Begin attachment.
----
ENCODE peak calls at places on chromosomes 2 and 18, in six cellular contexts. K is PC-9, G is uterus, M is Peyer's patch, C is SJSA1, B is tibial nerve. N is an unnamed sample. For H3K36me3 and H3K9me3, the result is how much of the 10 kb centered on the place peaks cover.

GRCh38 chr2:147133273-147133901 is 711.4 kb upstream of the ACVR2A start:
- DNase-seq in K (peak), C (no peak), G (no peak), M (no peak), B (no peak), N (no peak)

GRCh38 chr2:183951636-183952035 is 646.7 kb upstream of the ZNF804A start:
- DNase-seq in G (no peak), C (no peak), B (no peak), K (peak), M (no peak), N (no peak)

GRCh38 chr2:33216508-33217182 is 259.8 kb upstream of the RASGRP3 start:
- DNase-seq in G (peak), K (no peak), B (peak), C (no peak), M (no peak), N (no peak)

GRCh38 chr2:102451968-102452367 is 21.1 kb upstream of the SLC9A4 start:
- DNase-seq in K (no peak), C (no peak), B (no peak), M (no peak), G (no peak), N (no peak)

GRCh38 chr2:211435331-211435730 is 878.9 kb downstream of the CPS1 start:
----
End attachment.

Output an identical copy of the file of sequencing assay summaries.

ENCODE peak calls at places on chromosomes 2 and 18, in six cellular contexts. K is PC-9, G is uterus, M is Peyer's patch, C is SJSA1, B is tibial nerve. N is an unnamed sample. For H3K36me3 and H3K9me3, the result is how much of the 10 kb centered on the place peaks cover.

GRCh38 chr2:147133273-147133901 is 711.4 kb upstream of the ACVR2A start:
- DNase-seq in K (peak), C (no peak), G (no peak), M (no peak), B (no peak), N (no peak)

GRCh38 chr2:183951636-183952035 is 646.7 kb upstream of the ZNF804A start:
- DNase-seq in G (no peak), C (no peak), B (no peak), K (peak), M (no peak), N (no peak)

GRCh38 chr2:33216508-33217182 is 259.8 kb upstream of the RASGRP3 start:
- DNase-seq in G (peak), K (no peak), B (peak), C (no peak), M (no peak), N (no peak)

GRCh38 chr2:102451968-102452367 is 21.1 kb upstream of the SLC9A4 start:
- DNase-seq in K (no peak), C (no peak), B (no peak), M (no peak), G (no peak), N (no peak)

GRCh38 chr2:211435331-211435730 is 878.9 kb downstream of the CPS1 start: